On a final note,  please do bear in mind when you donate to a local sale that items still have to be in a fairly okayish state (ie don’t give them that mouldy box in the corner of your garage that is filled with broken items and soggy old magazines!).

To find out when and where local jumble sales are taking place try looking at your local newspapers (in print and online) and other local listings websites.

Last year’s jumble sale haul (the orange scarf was one of my best buys from last year):

 

My post from The Thrift: Why I’m still charity shopping in my forties

Last month I wrote a post for the wonderful The-Thrift blog, which promotes shopping at Barnardo’s charity shops.

I wrote about why I’m in my mid-forties and still sourcing my wardrobe from charity shops and other second-hand sources. Here is a (slightly) updated version:

As someone in their mid 40s you would have thought that charity shopping is something I’d grown out of by now. But I guess I have been second-hand shopping for so many decades that my brain is now hardwired to head straight for the thrift stores.  I also love the thrill of a bargain, the individuality of charity shop purchases and the feeling I get from giving to a good cause, such as Barnardo’s. And there’s other reasons as well:

1) It’s something I haven’t grown out of. I first started second-hand shopping in my early teens when charity stores circa 1985 were very different to the ones you see now. Ironically, although these places were frowned upon they were stocked with amazing pieces from the ’50s and ’60s that would now be classed as vintage.

Charity Shop find from early 1990s.

Charity Shop find from early 1990s.

2) It’s my own personal style and no one will have the same outfit as me. I have to confess this was the reason I began charity shopping many years ago. As a student I wanted to look individual. I wanted to wear the shirt, jacket or shorts that no one else had. I guess this is a habit that has stuck with me.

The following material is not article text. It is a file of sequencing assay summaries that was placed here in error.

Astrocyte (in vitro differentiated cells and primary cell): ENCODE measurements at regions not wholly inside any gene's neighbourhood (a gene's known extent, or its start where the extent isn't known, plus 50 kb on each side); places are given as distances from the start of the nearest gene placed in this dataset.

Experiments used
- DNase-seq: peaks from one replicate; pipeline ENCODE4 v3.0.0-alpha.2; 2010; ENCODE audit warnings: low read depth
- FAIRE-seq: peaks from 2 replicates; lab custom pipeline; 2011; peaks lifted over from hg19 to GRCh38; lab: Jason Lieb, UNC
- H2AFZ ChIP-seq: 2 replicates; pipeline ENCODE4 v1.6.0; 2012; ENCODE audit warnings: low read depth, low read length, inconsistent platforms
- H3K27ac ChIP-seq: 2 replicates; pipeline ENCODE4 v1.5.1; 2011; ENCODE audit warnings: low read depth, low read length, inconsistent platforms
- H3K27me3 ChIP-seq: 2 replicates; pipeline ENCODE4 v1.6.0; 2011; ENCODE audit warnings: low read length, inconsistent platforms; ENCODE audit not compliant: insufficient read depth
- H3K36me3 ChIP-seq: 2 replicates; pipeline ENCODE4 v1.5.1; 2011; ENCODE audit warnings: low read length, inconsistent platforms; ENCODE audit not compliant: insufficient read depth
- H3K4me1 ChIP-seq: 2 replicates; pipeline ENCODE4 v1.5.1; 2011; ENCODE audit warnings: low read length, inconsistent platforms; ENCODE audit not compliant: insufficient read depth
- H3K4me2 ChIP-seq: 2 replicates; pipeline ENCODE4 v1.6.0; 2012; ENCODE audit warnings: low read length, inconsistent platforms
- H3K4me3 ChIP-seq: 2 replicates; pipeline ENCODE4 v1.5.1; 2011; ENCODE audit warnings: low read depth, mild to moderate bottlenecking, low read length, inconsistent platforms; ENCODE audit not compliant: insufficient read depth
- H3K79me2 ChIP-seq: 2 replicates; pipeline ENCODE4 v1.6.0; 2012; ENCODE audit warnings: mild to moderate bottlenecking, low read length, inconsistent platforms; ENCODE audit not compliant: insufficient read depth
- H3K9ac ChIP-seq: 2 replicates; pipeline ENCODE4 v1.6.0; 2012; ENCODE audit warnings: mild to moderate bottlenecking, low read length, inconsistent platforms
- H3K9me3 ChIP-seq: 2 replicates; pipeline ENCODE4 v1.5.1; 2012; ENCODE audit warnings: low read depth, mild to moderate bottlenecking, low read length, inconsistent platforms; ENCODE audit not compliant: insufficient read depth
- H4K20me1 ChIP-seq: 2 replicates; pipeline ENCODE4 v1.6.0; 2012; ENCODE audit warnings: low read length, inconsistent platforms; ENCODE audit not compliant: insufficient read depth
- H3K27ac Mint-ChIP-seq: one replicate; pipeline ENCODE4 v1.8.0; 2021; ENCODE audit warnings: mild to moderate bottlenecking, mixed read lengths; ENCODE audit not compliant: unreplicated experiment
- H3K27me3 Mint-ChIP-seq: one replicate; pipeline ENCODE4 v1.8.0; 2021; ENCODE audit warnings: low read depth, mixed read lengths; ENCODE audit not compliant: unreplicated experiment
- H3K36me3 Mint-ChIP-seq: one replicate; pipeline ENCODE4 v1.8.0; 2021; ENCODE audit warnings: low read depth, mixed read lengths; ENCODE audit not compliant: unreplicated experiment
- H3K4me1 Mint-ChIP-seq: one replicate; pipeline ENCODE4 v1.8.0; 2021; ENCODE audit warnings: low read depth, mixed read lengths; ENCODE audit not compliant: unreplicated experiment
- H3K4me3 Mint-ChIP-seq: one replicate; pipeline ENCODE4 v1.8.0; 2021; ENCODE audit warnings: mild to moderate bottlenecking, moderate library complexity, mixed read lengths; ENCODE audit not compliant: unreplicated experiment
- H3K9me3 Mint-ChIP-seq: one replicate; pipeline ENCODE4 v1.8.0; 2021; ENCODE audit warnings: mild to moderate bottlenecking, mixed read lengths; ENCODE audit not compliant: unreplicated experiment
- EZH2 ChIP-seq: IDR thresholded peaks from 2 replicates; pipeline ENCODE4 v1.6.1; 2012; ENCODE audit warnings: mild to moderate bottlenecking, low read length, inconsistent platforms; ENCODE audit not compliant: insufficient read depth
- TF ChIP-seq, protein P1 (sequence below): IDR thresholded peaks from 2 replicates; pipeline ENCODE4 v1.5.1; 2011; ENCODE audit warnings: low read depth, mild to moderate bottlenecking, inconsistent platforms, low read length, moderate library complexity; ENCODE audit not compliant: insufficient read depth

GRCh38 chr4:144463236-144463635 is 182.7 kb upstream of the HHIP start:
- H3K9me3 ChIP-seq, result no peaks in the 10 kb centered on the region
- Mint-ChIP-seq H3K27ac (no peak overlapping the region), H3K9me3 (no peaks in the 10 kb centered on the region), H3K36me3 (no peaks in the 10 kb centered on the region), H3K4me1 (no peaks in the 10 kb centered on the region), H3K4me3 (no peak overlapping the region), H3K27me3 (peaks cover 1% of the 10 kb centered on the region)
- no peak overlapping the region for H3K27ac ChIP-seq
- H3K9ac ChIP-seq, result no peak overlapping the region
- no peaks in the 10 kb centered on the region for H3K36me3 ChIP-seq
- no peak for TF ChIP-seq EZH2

3) It’s cheap. As a teenager of the 1980s I imagined my future self to be some highly driven career woman buying all my clothes from designer shops  – or M&S at least. When I worked full time in my twenties I did buy my work clothes from High Street stores. However since having children and taking on a range of part time and freelance work, I have less of a budget, or indeed a need, for buying first hand workwear. As a result I can stock my casual wardrobe with low price second-hand clothes.

4) It encourages re-use, and donating to good causes. Long before we knew about the three Rs charity shops were there to enable us to buy re-used clothing. I truly believe that by purchasing second-hand we are extending the life of a garment. We are ensuring the resources that are used to make, transport and package it are stretched for just a little longer.  Our hard earned cash is also going back into the charity pot, rather than into the hands of an anonymous corporation.  But in order to keep the cycle going we must remember to donate our unwanted clothing to charity shops too.

donating to charity shops

 

5) ) I’m a ‘bargain hunter’ . This comes down to the fact that I love browsing and getting a good bargain! Last month I bought a brilliant denim shirt dress for a fiver from the British Heart Foundation shop. I’d been coveting a similar one from Fat Face for £45!

£5 denim dress

While I never believe you should dress ‘age appropriate’ there are a few charity shop outfits that I no longer aspire to wear. Browsing through all the great posts from other (younger) The Thrift bloggers I know there are dress lengths and styles that I no longer feel comfortable wearing. However the nineteen year old who used to wear a pair of shorts made from old curtains is still there – she just has to turn the curtains into a below the knee dress now…